Region Backs Safe Food Strategy

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Agriculture ministers in the Greater Mekong Subregion (GMS) on Friday endorsed a five-year strategy and action plan to build a region-wide food safety system. The system will be based on mutually recognised, science-based standards, product tracing, and information sharing, especially on hazard lists for key commodities. 

gms food safety standards
There is a need to ensure food safety to safeguard the health of consumers. KHMER TIMES / CHOR SOKUNTHEA

The strategy, named the Siem Reap Action Plan 2018-2022, would increase regional cooperation to harmonise food safety standards and build a global hub for safe, sustainable, and inclusive agro-based value chains.

“The 2018-2022 GMS Strategy and Siem Reap Action Plan will help us become a leading supplier of safe and environment-friendly agricultural products,” said Veng Sakhon, Cambodia’s Minister for Agriculture, Forestry, and Fisheries. “It is a clear testimony of our commitment to contributing to the Sustainable Development Goals by ensuring that food safety, like food security, is a human right for all.

“Currently we are not worried about food security anymore like we were in the past, but now we are thinking about how and where to buy safe and standard food. This is the reason we have discussed it in the meeting,” he added.

Sakhon asked the Asian Development Bank, as a development partner, to help each country to prepare the framework to enhance safe and standard food in the GMS region. Ramesh Subramaniam, director-general of ADB’s Southeast Asia department, said ADB would provide investments and technical assistance to help GMS countries build safe and sustainable food systems. Specifically, the institution would help countries improve food safety infrastructure and establish the regulatory frameworks for common risk assessment, risk management and information sharing.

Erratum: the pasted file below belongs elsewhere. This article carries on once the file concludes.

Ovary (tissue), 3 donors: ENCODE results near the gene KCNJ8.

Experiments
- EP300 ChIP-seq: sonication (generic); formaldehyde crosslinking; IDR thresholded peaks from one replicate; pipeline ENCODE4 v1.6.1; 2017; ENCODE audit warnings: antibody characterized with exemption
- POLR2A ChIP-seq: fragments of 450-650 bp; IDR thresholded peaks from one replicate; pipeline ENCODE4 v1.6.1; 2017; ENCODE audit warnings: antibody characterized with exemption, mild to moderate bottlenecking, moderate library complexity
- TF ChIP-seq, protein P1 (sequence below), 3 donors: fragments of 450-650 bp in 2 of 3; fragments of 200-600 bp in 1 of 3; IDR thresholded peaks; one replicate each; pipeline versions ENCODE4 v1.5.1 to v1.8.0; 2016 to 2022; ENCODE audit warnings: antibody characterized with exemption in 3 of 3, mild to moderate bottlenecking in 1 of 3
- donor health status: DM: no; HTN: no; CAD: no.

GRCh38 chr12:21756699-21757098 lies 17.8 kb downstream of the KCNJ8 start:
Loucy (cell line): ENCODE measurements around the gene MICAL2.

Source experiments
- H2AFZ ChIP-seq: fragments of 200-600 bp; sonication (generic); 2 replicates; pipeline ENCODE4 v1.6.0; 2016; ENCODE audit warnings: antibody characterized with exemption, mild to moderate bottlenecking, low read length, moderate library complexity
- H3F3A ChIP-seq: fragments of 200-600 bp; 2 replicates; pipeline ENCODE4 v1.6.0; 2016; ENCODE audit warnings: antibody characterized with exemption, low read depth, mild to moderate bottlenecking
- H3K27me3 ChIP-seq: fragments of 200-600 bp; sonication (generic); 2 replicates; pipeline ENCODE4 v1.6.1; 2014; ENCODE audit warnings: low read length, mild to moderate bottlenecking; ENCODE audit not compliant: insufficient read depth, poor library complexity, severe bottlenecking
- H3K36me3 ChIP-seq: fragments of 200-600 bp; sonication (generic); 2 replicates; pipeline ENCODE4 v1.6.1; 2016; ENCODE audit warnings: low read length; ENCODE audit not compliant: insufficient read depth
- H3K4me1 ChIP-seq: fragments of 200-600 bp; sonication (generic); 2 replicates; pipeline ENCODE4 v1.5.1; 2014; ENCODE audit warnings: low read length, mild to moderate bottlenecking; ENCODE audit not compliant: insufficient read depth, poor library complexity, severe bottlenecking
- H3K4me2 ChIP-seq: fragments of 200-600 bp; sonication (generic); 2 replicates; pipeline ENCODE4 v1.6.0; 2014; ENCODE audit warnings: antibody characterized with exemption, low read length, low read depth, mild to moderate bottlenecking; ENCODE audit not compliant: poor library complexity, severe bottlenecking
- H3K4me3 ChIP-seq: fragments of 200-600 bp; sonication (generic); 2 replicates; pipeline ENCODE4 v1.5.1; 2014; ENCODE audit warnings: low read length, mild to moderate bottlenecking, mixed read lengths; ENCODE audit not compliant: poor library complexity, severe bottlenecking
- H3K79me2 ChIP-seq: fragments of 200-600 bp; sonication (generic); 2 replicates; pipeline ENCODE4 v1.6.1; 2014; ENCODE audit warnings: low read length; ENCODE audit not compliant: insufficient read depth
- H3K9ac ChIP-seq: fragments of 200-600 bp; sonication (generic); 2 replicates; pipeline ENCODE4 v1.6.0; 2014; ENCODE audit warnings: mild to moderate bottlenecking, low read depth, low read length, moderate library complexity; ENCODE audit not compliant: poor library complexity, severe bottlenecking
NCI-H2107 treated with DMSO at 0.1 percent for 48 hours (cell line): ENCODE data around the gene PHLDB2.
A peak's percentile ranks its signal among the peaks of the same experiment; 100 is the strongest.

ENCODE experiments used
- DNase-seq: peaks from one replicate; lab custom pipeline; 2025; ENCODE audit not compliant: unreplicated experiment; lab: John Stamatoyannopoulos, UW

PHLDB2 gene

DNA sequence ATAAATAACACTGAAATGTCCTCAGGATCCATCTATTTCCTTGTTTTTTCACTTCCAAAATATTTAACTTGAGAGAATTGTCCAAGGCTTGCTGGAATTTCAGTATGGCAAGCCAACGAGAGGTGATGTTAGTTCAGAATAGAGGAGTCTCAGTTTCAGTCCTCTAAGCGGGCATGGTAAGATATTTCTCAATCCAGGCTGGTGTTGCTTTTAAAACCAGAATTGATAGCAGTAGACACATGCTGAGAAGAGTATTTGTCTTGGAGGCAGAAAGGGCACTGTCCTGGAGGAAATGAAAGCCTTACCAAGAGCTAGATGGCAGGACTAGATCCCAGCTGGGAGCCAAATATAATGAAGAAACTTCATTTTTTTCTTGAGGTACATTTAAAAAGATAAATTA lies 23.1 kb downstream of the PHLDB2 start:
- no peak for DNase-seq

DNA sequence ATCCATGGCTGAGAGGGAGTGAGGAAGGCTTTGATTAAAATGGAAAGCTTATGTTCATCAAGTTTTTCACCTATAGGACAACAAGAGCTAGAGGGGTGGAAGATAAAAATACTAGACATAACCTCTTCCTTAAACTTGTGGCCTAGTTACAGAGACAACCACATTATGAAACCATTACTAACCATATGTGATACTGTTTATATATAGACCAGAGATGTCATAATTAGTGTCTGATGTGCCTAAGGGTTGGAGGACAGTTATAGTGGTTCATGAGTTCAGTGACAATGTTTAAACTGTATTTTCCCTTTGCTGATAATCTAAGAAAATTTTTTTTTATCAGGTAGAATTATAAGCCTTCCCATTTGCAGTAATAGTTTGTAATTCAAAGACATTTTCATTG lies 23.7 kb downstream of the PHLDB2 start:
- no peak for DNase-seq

“With the GMS countries’ shared borders and increasingly connected agriculture supply chains, they are well positioned to supply safe and quality food with reduced environmental footprint to their Southeast Asian neighbours and the world,” said Subramaniam. “We look forward to working with GMS to help countries harness the already strong commitment in each country and boost trust among consumers, retailers, potential trading partners and stakeholders.”

The ADB hosted the secretariat of the GMS, which comprises Cambodia, China, Laos, Myanmar, Thailand, and Vietnam. The meeting for GMS agriculture ministers, the second in a decade, also included a public-private dialogue co-sponsored by Food Industry Asia. Participants agreed that the public and private sectors and nongovernment organisations should work together to harmonise food safety standards. Public-private collaborations are planned to upgrade technical skills on food control system and standards.

The meeting also showcased an array of safe and sustainably produced agriculture and food products in the GMS, such as a prahok fish paste processing site in Cambodia and agro-environment tourism hotspots in the region. Located in Chong Kneas, Siem Reap, the prahok fish paste project attempts to introduce good hygiene product standards for the processing of the prahok fish paste as well as to assist in its marketing. The first GMS Agriculture Ministers Meeting was held in April 2007 in Beijing.

This article was originally published in the Khmer Times.

How do you think Cambodia compares to other countries in the Greater Mekong Subregion when it comes to food safety standards?